Photo 101 – Solitude

St Catherine's Oratory

St Catherine’s Oratory

1 [MASS NOUN] The state or situation of being alone:
she savoured her few hours of freedom and solitude
More example sentences Synonyms
2A lonely or uninhabited place:
the battle to preserve beloved solitudes flared up all over the country

The Isle of Wight is dotted with curious landmarks with stories to tell. This octagonal stone tower stands proud and firm, high above the cliffs at Chale close to the Island’s wild, uninhabited, southern most point.

Known locally as “The Pepperpot”, the tower, completed in 1328 was built by a local landowner as a penance – some say for stealing casks of wine from a ship wrecked in the bay below, others that he made a local servant girl pregnant.Threatened with excommunication by the church, he was given the task of constructing an “Oratory”- a small church, at the top of the steep hill above the village of Chale. The tower which is the only part that remains was used as a lighthouse until the mid 1600’s with it’s single priest living the life of a hermit tending to the light and saying masses for the souls lost at sea.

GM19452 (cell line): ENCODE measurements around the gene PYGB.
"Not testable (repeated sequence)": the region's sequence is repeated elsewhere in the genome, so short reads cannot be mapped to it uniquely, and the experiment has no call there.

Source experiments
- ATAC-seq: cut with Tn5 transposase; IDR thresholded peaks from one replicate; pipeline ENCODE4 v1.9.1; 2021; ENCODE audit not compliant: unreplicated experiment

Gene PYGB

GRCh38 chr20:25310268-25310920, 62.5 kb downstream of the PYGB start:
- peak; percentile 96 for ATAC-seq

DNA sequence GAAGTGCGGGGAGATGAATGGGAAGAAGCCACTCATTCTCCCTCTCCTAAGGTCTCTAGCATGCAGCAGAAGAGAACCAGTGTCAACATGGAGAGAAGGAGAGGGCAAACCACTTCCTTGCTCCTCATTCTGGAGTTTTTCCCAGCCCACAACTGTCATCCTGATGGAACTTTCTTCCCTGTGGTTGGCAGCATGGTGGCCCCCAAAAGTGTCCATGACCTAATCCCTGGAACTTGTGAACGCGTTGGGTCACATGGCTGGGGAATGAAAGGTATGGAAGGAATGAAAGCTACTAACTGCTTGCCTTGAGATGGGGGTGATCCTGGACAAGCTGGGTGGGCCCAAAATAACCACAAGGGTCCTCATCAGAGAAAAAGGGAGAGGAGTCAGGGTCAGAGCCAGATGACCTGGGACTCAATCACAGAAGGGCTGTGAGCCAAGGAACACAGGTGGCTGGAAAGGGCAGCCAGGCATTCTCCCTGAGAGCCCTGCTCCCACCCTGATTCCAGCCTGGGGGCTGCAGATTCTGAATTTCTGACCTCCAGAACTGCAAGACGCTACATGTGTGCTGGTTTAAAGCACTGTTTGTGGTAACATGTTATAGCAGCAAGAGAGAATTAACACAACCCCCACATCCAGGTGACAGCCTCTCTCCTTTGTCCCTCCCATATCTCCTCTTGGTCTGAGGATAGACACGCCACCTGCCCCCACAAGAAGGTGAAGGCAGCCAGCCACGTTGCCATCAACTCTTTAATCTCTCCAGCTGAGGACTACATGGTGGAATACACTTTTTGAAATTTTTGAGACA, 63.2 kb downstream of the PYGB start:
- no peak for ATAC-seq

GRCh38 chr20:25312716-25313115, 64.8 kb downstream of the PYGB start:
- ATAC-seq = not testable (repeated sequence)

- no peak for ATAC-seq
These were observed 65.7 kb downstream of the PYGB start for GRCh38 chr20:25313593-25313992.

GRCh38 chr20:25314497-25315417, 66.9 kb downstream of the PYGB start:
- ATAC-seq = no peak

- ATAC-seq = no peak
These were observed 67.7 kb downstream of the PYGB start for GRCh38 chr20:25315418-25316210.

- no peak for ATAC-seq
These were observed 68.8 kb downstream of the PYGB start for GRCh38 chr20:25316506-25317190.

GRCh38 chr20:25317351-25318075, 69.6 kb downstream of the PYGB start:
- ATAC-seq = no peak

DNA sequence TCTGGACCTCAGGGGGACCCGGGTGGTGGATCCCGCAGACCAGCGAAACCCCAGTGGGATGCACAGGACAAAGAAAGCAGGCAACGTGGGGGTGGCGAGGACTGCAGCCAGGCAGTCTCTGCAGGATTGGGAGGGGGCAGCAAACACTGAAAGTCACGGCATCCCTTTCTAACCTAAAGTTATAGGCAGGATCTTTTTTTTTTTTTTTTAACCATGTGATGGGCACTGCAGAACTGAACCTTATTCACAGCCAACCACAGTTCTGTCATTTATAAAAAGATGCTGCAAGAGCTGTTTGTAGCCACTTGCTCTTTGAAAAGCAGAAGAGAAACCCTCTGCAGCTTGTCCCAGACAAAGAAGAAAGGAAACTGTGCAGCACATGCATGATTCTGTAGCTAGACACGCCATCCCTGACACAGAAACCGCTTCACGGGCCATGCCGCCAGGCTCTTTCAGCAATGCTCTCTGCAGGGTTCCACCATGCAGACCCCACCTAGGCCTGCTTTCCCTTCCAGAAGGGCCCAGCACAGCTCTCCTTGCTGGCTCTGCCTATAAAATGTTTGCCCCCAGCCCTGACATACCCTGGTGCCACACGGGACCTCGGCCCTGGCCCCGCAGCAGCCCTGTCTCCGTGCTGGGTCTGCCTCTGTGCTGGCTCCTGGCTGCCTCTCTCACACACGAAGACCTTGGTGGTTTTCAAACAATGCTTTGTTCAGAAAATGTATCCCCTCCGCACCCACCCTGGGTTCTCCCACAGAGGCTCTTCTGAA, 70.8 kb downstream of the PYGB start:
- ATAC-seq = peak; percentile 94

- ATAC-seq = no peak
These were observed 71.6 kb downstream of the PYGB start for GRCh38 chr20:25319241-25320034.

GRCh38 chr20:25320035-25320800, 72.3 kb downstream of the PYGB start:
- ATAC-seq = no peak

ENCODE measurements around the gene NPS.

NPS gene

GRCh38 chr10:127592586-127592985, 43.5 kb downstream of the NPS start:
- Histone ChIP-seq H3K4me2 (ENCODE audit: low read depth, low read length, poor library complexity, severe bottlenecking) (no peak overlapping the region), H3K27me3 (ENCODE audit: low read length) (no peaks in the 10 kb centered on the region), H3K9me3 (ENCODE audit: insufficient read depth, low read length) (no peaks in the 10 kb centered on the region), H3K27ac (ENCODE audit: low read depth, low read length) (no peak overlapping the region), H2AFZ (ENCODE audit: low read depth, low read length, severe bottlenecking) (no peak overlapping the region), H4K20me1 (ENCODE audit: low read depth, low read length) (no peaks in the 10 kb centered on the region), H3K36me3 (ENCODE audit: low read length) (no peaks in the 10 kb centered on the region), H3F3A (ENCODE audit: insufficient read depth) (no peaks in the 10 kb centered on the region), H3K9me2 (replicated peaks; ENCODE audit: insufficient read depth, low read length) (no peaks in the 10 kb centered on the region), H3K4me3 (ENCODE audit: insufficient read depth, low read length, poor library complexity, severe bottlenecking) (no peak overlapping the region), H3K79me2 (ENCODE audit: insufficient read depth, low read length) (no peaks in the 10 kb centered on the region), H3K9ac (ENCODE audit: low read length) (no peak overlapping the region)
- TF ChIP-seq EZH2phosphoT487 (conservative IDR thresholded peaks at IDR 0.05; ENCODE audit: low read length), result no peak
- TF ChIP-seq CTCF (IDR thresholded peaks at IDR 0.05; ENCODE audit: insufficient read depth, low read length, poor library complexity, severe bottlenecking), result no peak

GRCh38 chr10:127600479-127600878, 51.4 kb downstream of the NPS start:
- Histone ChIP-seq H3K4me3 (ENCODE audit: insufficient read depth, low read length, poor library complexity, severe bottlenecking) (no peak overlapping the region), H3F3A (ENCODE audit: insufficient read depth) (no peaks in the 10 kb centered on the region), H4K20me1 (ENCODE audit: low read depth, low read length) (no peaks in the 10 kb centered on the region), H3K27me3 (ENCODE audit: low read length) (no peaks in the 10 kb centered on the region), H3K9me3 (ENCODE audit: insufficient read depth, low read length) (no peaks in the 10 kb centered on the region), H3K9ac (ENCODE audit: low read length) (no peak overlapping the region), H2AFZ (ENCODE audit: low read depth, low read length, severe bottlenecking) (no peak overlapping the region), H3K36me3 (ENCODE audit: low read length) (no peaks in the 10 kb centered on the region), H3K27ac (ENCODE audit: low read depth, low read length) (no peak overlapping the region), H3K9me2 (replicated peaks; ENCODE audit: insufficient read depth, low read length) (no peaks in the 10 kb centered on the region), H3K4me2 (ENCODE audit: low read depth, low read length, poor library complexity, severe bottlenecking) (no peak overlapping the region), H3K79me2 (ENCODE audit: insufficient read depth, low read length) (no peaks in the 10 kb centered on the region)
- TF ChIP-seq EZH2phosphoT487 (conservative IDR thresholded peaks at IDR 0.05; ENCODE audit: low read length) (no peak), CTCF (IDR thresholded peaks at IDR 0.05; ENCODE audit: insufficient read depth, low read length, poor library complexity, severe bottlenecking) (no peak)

7 thoughts on “Photo 101 – Solitude

    1. It’s a wonderful place, I’m lucky to be surrounded by such incredible landscapes – I have a dog who looks very much like a long legged version of your’s Robin, who bounded up the hill in front of me and then proceeded to get in the way while I fiddled around trying to put the rule of thirds into practice!


    1. Thanks Dookes – I still don’t have vast confidence in my technical photographic abilities although I’m learning! so it’s especially good to hear that the photo “works” from that point of view – have you been up to The Pepperpot?


  1. Another striking image, Hannah. I’m equally as compelled, if not more so, by the story the image inspires. Remnant of a life lived in solitude. A solitary artifact. A landowner, forced to pay penance and build his own (dare I say it) fortress of solitude. I can’t imagine how humiliating that must have been, being forced to build what was essentially a monument to the crime one committed, and the punishment one endured for such a crime.

    Liked by 1 person

  2. It’s incredible that it has endured for so long in such an exposed and desolate spot. After the priests left in the 1600’s it continued to be used as a lookout for approaching ships – The Isle of Wight sits just off the Southern Coast of the UK and has therefore played an important part in it’s protection over the centuries.
    It’s said that the unhappy lord had to carry the stones for it’s construction one by one up the hill ….


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